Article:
Near a bifurcation point, a dynamo system becomes extremely sensitive to any external perturbation, and this is especially true of the first bifurcation from the trivial solution. A variety of studies have amply demonstrated that stochastic perturbations introduced in a critical or very weakly supercritical dynamo can produce many solar-like features, including marked cycle amplitude fluctuations, (anti)correlations between cycle amplitude and duration, mixed-parity modes, cross-equatorial activity, and on-off intermittency (see, e.g., Moss et al., 1992; Hoyng et al., 1994; Ossendrijver et al., 1996; Usoskin et al., 2009; Cameron & Schüssler, 2017; Karak, 2023, and references therein). Indeed, on the basis of an extensive set of simulations carried out using two distinct simplified dynamo models, Cameron & Schüssler (2017) have argued that weak supercriticality and stochastic forcing are all that is needed to reproduce the observed temporal spectrum of solar activity, independently of the nonlinearity at play. In particular, their model produces a flat spectrum of significant amplitude at long timescales (see Figs. 3 and 9 in Cameron & Schüssler, 2017), due to the slow response of the model to imposed random fluctuations. While their proposal does require some fine-tuning of model parameters, it is demonstrably generic with respect to the chosen nonlinearity.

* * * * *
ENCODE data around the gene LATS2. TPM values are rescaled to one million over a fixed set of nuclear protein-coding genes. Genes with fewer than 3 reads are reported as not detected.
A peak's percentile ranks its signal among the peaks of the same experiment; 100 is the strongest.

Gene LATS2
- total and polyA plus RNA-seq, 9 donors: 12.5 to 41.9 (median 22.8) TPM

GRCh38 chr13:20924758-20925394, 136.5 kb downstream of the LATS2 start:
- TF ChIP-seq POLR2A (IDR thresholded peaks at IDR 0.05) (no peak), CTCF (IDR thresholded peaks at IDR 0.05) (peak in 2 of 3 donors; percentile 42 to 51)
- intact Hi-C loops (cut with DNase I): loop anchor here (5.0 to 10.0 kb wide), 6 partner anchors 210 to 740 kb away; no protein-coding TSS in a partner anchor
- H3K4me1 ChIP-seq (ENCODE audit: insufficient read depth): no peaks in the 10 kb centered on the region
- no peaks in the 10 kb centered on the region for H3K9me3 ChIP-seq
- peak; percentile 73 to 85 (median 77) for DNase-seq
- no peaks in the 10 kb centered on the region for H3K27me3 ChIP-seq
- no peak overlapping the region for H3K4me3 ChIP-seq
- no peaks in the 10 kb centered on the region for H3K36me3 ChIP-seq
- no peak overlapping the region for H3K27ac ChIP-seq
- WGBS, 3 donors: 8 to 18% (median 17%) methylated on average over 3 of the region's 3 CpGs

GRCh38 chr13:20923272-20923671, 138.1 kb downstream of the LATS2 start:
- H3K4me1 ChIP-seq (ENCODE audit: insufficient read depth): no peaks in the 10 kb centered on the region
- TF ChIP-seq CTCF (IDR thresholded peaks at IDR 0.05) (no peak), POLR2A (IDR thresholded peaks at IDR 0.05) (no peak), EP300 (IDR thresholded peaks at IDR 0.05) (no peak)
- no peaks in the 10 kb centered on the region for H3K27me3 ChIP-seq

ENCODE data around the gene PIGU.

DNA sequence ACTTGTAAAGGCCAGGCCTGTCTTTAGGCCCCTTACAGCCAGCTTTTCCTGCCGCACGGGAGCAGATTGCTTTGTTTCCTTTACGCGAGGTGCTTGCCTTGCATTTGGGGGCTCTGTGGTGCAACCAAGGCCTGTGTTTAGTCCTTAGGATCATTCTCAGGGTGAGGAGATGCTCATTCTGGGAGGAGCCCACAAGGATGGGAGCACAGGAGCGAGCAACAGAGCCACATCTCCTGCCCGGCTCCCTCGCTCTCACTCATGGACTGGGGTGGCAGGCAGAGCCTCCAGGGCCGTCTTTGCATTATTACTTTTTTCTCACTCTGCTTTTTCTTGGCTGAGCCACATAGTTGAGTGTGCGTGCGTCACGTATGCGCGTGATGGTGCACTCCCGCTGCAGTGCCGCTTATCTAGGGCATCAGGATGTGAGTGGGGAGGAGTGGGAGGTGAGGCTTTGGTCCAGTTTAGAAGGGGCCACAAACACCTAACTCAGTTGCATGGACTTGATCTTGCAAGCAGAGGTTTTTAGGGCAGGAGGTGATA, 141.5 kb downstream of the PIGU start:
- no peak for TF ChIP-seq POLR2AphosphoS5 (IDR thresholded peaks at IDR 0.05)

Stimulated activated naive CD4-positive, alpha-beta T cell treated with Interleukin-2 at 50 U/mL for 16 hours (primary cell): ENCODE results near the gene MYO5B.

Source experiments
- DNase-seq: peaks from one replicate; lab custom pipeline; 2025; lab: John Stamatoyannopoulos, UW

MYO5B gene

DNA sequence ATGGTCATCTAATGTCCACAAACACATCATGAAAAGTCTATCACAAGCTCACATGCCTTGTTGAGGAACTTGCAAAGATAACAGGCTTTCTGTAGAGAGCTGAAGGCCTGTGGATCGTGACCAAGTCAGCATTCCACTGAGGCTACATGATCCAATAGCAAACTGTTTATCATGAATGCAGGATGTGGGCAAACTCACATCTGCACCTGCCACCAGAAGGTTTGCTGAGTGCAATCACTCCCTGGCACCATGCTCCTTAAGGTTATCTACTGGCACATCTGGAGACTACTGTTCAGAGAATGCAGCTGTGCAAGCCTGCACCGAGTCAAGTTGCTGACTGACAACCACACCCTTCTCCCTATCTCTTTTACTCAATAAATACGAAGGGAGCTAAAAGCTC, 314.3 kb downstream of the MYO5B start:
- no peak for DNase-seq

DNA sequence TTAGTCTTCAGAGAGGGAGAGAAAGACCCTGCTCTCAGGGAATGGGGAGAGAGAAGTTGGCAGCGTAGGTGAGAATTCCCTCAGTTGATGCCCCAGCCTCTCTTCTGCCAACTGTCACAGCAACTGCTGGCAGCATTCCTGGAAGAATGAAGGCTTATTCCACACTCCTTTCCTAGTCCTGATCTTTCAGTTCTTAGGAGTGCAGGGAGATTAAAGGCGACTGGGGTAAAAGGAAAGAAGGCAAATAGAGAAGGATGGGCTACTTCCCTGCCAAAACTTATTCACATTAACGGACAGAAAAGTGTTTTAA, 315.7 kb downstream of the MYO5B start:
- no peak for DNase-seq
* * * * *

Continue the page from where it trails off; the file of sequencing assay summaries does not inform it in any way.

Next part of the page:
However attractive the Cameron & Schüssler (2017) proposal might be in its simplicity, there is certainly no a priori reason to believe that the solar dynamo is very weakly supercritical. Moreover, solar activity reconstructions based on cosmogenic radioisotopes reveal patterns that are hard to reconcile with a structureless spectrum at periods longer than the primary 11-year cycle (Arlt & Weiss, 2014). These include intermittently recurring quasi-periodicities such as the so-called Suess-deVries cycle (timescale ∼ 210 years), the Hallstatt cycle (∼2400 years), as well as periods of strongly suppressed or enhanced activity known respectively as Grand Minima and Grand Maxima, the latter clustering around peaks of the Hallstatt cycle (see Usoskin, 2023, and references therein). Such modulation and supermodulation patterns are more typical of dynamos operating in the strongly supercritical regime (e.g., Weiss & Tobias, 2016; Beer et al., 2018).

In this paper, we focus on variability materializing in moderately to strongly supercritical dynamo models of the Babcock-Leighton variety, and in particular on the interactions of nonlinearity with weak stochastic forcing as a means of generating intermittency and Grand Maxima. Towards this end, and in the spirit of the Cameron and Schüssler (2017) simulations, in what follows we make use of two distinct models of Babcock-Leighton dynamos: the dynamical system model of Wilmot-Smith et al. (2006), and the mean-field-like two-dimensional model of Charbonneau et al. (2005). The former can be reduced to a single nonlinear second-order ordinary delay-differential equation, and thus allows a very efficient exploration of parameter space; while the latter, described by two nonlinearly coupled partial differential equations in two spatial dimensions, is computationally more demanding but approximates the sun somewhat more closely.